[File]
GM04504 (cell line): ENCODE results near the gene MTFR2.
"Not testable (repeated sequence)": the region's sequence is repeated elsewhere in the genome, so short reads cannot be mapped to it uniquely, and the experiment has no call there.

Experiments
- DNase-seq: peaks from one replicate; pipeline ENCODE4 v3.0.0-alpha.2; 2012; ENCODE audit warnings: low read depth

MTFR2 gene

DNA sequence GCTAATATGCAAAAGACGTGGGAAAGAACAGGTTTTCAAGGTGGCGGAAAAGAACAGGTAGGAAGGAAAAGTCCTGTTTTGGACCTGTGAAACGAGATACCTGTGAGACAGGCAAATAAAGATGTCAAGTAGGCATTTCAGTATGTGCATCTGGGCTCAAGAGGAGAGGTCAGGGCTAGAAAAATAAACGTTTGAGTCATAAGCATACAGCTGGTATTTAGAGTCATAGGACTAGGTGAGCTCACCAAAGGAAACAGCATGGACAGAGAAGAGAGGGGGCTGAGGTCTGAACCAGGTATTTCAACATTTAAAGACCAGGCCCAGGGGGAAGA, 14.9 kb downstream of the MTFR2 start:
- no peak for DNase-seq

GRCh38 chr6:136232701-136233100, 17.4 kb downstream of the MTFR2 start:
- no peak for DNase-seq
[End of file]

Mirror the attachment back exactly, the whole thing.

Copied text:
GM04504 (cell line): ENCODE results near the gene MTFR2.
"Not testable (repeated sequence)": the region's sequence is repeated elsewhere in the genome, so short reads cannot be mapped to it uniquely, and the experiment has no call there.

Experiments
- DNase-seq: peaks from one replicate; pipeline ENCODE4 v3.0.0-alpha.2; 2012; ENCODE audit warnings: low read depth

MTFR2 gene

DNA sequence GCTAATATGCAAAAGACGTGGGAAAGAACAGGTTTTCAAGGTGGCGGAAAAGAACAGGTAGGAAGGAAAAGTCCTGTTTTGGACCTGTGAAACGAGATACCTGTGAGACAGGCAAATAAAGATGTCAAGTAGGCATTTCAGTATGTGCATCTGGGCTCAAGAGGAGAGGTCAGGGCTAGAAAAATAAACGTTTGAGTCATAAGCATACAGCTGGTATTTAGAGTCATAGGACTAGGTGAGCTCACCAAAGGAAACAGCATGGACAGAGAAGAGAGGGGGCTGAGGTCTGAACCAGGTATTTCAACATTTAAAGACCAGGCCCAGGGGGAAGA, 14.9 kb downstream of the MTFR2 start:
- no peak for DNase-seq

GRCh38 chr6:136232701-136233100, 17.4 kb downstream of the MTFR2 start:
- no peak for DNase-seq